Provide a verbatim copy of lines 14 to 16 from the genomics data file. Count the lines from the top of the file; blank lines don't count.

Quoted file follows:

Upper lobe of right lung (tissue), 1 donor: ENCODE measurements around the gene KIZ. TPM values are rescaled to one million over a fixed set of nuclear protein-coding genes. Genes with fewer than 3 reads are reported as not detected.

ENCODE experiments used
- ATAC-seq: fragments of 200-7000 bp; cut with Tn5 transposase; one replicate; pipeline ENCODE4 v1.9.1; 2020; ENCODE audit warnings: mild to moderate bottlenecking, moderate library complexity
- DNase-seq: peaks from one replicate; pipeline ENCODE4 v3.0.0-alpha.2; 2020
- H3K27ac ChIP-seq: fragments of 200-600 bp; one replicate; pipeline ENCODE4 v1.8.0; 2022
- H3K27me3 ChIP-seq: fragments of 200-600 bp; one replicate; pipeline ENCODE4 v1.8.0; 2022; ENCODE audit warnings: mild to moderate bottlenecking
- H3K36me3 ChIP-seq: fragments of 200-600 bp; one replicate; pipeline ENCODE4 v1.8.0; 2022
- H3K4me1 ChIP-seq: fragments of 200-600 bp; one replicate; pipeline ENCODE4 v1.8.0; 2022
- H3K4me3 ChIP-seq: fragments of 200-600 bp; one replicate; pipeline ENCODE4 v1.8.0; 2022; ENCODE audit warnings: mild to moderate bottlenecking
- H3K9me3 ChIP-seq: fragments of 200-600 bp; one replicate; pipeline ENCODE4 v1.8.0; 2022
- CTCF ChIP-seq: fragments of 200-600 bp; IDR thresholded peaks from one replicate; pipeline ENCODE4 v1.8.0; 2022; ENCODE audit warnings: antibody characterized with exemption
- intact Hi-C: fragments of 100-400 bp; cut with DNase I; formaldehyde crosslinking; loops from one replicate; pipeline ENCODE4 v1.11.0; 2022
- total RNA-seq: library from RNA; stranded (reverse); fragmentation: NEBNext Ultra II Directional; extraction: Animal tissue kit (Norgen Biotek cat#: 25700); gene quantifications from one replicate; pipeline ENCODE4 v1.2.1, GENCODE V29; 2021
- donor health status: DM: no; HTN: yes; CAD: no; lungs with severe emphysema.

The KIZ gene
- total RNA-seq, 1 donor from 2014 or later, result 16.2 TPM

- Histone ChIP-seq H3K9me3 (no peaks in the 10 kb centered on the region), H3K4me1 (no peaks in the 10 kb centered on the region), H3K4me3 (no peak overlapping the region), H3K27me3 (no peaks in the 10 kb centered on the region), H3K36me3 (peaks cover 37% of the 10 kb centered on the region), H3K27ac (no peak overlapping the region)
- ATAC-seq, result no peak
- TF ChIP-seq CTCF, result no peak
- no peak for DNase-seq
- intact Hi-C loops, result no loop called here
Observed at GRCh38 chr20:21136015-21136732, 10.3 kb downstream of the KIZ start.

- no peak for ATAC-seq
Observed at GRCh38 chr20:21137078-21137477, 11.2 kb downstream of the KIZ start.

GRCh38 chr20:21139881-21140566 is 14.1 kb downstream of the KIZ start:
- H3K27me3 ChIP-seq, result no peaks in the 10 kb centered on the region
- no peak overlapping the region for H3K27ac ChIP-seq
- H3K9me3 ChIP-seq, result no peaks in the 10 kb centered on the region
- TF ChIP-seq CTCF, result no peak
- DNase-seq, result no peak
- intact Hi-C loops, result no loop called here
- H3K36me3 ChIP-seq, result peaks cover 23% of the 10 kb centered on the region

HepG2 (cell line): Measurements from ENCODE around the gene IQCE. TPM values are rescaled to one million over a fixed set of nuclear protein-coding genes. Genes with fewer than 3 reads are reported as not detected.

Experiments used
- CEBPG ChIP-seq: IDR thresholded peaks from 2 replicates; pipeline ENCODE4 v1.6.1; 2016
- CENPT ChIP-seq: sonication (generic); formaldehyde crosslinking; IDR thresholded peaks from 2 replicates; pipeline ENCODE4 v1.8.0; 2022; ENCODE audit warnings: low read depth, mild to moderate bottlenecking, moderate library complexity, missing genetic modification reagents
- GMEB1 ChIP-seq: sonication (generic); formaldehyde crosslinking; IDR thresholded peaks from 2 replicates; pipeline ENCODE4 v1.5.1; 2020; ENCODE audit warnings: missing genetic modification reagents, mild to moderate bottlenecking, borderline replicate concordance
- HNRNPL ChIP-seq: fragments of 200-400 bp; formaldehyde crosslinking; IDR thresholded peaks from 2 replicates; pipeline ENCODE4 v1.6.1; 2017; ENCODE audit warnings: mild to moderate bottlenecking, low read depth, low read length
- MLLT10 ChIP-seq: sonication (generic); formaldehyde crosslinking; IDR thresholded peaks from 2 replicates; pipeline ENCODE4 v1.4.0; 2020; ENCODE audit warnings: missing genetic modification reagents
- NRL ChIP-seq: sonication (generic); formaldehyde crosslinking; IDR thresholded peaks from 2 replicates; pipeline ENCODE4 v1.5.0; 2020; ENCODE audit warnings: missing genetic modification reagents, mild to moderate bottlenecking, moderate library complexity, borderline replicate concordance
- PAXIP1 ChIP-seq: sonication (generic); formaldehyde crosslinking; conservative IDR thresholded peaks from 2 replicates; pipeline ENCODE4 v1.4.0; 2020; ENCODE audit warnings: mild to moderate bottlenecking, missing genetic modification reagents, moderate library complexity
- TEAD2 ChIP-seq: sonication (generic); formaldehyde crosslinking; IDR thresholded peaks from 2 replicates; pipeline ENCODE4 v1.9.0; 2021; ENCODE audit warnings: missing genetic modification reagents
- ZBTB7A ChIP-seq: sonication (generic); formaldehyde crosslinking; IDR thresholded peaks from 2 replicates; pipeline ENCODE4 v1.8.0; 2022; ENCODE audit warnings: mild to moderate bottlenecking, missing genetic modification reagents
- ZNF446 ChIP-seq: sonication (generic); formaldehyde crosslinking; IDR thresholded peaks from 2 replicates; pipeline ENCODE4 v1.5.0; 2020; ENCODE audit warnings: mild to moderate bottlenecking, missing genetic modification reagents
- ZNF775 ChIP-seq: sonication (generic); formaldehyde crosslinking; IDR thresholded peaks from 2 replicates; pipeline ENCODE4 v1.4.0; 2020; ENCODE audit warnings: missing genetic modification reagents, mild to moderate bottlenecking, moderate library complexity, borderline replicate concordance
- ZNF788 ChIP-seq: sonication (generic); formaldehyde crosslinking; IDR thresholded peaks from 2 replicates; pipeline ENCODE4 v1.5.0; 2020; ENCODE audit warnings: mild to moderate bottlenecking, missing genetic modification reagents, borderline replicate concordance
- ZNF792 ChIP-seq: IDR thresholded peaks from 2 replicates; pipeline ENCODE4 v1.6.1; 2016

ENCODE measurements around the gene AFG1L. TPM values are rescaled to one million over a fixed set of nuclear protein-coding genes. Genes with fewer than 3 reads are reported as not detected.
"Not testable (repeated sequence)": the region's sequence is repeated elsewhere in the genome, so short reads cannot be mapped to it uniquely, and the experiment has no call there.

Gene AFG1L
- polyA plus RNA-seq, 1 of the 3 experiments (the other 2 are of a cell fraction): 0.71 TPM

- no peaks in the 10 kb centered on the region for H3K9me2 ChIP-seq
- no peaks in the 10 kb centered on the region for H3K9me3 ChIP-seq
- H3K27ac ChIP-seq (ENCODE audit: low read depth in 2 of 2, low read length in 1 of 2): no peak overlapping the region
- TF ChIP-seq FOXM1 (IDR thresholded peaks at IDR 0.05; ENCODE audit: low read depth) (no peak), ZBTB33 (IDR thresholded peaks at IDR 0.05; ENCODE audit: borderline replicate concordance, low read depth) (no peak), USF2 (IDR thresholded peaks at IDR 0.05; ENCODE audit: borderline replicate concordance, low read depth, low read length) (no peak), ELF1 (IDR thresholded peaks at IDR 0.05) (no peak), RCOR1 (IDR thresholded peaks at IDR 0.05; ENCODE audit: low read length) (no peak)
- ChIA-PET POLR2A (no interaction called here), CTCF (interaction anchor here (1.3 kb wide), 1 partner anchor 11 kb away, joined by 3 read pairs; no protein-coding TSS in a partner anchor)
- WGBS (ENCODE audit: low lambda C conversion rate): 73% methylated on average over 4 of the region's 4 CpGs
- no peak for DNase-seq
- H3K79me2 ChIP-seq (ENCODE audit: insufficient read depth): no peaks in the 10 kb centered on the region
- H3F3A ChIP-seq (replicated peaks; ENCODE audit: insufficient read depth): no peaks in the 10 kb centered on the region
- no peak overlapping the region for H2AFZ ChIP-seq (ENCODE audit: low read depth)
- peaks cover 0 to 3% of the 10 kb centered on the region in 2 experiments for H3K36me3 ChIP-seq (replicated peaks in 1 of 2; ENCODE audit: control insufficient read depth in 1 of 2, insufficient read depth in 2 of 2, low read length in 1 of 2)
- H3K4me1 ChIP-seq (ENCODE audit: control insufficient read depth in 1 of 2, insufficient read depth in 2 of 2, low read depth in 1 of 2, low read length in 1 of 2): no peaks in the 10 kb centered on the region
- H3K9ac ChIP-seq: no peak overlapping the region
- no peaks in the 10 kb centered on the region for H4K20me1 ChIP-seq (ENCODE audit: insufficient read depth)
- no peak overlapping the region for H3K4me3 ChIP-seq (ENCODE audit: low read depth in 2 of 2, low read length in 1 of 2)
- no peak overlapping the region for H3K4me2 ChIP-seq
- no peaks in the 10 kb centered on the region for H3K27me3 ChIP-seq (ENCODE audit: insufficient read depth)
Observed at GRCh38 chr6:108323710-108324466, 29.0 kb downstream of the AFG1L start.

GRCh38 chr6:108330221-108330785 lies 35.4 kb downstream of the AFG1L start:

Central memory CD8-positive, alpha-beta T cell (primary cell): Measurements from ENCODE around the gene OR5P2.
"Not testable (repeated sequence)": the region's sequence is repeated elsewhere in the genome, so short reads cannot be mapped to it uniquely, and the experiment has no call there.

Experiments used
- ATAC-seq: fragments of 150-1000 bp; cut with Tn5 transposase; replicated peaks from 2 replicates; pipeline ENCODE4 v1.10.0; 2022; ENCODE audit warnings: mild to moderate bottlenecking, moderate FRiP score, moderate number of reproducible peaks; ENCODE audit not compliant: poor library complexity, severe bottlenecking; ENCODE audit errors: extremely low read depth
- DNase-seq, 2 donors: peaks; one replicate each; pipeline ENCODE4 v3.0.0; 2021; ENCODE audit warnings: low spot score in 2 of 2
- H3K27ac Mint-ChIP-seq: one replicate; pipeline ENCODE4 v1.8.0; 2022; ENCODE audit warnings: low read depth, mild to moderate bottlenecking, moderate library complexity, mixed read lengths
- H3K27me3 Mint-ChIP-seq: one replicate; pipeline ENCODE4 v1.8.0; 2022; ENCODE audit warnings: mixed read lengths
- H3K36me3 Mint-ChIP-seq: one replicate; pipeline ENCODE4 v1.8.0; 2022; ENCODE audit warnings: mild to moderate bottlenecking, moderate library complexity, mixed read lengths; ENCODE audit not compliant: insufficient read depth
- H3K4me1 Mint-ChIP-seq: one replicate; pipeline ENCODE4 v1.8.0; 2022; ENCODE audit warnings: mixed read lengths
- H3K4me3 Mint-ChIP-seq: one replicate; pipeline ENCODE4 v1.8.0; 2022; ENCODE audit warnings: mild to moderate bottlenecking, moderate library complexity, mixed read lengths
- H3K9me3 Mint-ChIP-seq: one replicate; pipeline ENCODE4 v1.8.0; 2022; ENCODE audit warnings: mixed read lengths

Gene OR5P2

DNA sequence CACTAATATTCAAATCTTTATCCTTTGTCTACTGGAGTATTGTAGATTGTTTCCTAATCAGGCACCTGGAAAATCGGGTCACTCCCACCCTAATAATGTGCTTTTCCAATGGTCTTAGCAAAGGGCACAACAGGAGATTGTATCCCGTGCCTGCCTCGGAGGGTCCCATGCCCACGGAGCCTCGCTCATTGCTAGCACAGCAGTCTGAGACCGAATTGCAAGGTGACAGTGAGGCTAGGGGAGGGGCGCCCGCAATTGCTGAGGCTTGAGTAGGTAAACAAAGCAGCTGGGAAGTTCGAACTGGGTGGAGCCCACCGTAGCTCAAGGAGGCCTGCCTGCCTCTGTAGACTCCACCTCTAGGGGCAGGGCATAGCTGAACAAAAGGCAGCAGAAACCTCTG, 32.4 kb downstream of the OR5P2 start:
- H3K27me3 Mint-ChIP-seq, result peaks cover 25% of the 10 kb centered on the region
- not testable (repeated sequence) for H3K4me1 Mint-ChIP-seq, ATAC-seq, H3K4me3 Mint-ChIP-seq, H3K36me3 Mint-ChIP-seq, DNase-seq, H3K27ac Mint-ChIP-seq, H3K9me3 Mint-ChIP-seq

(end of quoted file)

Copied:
- donor health status: DM: no; HTN: yes; CAD: no; lungs with severe emphysema.

The KIZ gene
- total RNA-seq, 1 donor from 2014 or later, result 16.2 TPM